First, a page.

Multipotent mesenchymal stromal cell (MSC) therapy and costimulation blockade are two immunomodulatory strategies being developed concomitantly for the treatment of immunological diseases. Both of these strategies have the capacity to inhibit immune responses and induce regulatory T cells; however, their ability to synergize remains largely unexplored. In order to study this, MSCs from C57BL/6 (H2(b)) mice were infused together with fully major histocompatibility complex-mismatched Balb/c (H2(d)) allogeneic islets into the portal vein of diabetic C57BL/6 (H2(b)) mice, which were subsequently treated with costimulation blockade for the first 10 days after transplantation. Mice receiving both recipient-type MSCs, CTLA4Ig, and anti-CD40L demonstrated indefinite graft acceptance, just as did most of the recipients receiving MSCs and CTLA4Ig. Recipients of MSCs only rejected their grafts, and fewer than one half of the recipients treated with costimulation blockade alone achieved permanent engraftment. The livers of the recipients treated with MSCs plus costimulation blockade contained large numbers of islets surrounded by Foxp3(+) regulatory T cells. These recipients showed reduced antidonor IgG levels and a glucose tolerance similar to that of naïve nondiabetic mice. Intrahepatic lymphocytes and splenocytes from these recipients displayed reduced proliferation and interferon-? production when re-exposed to donor antigen. MSCs in the presence of costimulation blockade prevented dendritic cell maturation, inhibited T cell proliferation, increased Foxp3(+) regulatory T cell numbers, and increased indoleamine 2,3-dioxygenase activity. These results indicate that MSC infusion and costimulation blockade have complementary immune-modulating effects that can be used for a broad number of applications in transplantation, autoimmunity, and regenerative medicine.
Carotid plaque instability is a major cause of ischemic stroke, but detailed knowledge about underlying molecular pathways is still lacking. Here, we evaluated large-scale transcriptomic and protein expression profiling in a biobank of carotid endarterectomies followed by characterization of identified candidates, as a platform for discovery of novel proteins differentially regulated in unstable carotid lesions.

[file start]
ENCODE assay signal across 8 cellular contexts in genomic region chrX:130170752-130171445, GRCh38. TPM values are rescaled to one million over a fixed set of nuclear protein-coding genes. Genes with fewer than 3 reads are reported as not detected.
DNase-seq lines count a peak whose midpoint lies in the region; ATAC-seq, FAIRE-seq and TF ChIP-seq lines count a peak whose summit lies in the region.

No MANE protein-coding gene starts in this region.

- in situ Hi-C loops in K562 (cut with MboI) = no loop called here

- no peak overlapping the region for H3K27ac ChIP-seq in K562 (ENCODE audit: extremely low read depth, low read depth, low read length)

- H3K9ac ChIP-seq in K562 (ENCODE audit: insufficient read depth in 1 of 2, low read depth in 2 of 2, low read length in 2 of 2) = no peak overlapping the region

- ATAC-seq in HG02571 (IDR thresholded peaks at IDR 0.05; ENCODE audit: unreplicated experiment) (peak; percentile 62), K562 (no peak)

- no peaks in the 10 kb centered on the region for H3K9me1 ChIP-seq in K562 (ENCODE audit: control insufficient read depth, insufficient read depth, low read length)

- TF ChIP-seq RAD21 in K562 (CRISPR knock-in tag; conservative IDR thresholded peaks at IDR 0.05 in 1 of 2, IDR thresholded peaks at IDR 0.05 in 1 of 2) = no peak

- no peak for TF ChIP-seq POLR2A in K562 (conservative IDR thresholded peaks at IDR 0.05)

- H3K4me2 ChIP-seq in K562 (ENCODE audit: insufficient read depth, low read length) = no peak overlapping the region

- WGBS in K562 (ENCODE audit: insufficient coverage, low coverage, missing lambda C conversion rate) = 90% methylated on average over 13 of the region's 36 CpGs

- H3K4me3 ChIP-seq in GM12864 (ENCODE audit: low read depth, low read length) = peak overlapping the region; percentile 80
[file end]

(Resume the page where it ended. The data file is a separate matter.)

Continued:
Heparan sulfate (HS) chains bind and modulate the signaling efficiency of many ligands, including members of the fibroblast growth factor (FGF) and platelet-derived growth factor families. We previously reported the structure of HS synthesized by embryonic fibroblasts from mice with a gene trap mutation of Ext1 that encodes a glycosyltransferase involved in HS chain elongation. The gene trap mutation results in low expression of Ext1, and, as a consequence, HS chain length is substantially reduced. In the present study, Ext1 mutant and wild-type mouse embryonic fibroblasts were analyzed for the functional consequences of the Ext1 mutation for growth factor signaling and interaction with the extracellular matrix. Here, we show that the phosphorylation of ERK1/2 in response to FGF2 stimulation was markedly decreased in the Ext1 mutant fibroblasts, whereas neither PDGF-BB nor FGF10 signaling was significantly affected. Furthermore, Ext1 mutants displayed reduced ability to attach to collagen I and to contract collagen lattices, even though no differences in the expression of collagen-binding integrins were observed. Reintroduction of Ext1in the Ext1 mutant fibroblasts rescued HS chain length, FGF2 signaling, and the ability of the fibroblasts to contract collagen. These data suggest that the length of the HS chains is a critical determinant of HS-protein interactions and emphasize the essential role of EXT1 in providing specific binding sites for growth factors and extracellular matrix proteins.